The seminar storm has wound down – in the last 11 days, I’ve given 12 talks at 10 universities and research institutes in three major cities spanning nearly 2000 km It’s a new personal record for me that, despite the daily adrenaline rushes, I’d rather not repeat anytime soon.
Since the beginning of this week, I’ve been based at the Chinese Academy of Science’s Research Center for Eco-Environmental Research (RCEES) in northwest Beijing, conveniently down the road from the Chinese National Science Foundation offices and more-or-less around the corner from Peking University. The skies have been clear, the taxi rides uneventful as I’ve shuttled to and from seminars at the Institute for Tibetan Plateau Research , Beijing Normal University , Minzu University , Peking University , RCEES , the food plentiful and interesting, and the friends and colleagues wonderful. And today, October 1, is China’s National Day, celebrating the founding of the People’s Republic of China on this day in 1949.
At RCEES, my host is Professor Lu Yonglong, co-director of the center. He has an active group of graduate students and post-docs, all of whom, together with Professor Lu, adjourn for 2 hours of badminton every Tuesday and Friday afternoon. It’s a great way to exercise, and the courts are filled with people and whizzing shuttlecocks (click on any of the images to view larger versions in a short slide show).
And of course afterwards, the lab group regroups at a nearby restaurant to replenish the lost calories. So far we’ve gone to restaurants specializing in dishes from Xi’an and Xinjiang, the latter of which is heavy on various cuts of lamb, sheep, and mutton.
For National Day, Professor Lu, Assistant Professor Wang Pei, and I thought we’d visit somewhere unlikely to be too crowded.1 Our choice was the Badachu Park (八大处), with its eight Buddhist temples and nunneries, as well as walking paths through protected forests. Of course, being a holiday, it was far from uncrowded (it took us only about 15 minutes to get near to the park, but then over an hour to drive the last 1 km to a parking space), but I guess it was less of a press than Tienanmen Square would have been.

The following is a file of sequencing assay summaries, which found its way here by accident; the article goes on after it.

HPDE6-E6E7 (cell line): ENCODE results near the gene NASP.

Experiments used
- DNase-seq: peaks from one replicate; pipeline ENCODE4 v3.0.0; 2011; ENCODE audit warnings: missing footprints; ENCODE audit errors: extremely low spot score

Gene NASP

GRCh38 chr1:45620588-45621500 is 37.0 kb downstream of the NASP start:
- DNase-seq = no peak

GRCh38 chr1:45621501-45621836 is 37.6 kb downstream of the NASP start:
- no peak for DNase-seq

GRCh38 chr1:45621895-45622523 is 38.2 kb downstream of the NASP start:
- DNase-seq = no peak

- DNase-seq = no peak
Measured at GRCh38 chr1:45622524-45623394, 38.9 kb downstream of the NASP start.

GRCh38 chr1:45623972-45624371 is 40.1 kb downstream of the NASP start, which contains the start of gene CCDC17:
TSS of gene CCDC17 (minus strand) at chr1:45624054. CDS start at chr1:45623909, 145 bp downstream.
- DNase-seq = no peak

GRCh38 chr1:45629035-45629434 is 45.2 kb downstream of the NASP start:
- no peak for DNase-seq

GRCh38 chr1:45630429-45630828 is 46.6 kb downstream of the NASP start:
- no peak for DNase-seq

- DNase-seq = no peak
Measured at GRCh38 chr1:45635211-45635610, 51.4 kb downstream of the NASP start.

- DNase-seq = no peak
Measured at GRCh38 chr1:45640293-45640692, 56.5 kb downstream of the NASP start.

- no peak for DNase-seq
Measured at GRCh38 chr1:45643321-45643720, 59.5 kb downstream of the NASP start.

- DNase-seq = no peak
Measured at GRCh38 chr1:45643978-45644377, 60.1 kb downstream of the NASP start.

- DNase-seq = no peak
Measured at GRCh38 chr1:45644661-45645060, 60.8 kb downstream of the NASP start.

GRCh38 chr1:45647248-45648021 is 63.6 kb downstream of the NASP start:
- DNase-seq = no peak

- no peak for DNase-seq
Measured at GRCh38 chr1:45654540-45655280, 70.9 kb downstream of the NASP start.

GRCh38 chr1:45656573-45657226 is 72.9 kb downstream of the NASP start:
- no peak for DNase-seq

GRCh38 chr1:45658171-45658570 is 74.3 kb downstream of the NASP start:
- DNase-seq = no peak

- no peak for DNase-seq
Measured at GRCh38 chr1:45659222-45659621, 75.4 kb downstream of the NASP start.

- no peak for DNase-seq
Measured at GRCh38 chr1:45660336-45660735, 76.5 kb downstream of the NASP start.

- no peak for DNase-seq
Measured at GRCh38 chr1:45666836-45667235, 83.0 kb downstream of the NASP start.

Although Buddhism has been central to the lives of the Chinese people for nearly 2000 years (which I wrote about when I visited Dunhuang a couple of weeks back), I am continually amazed at how much the government has invested in restoring temples and monasteries, given the historical antipathy between Communist regimes and religions. Of course the opiate of the masses (or at least the incense) keeps the majority happily and mentally stoned, brings tourists’ renminbi into the state coffers, maintains overall social stability, and leaves the running of the state to the Party (click on any of the images below to see a slide show of larger versions).
1Apparently, Beijing residents flee the capital crush for the week’s holiday while people from throughout the rest of China travel to Beijing for the various spectacles. Although more than 600 million people are expected to be traveling this weekend, variously by plane, train, and car (the highways are toll-free for the holiday week), the net change in Beijing’s population for the week is nearly zero.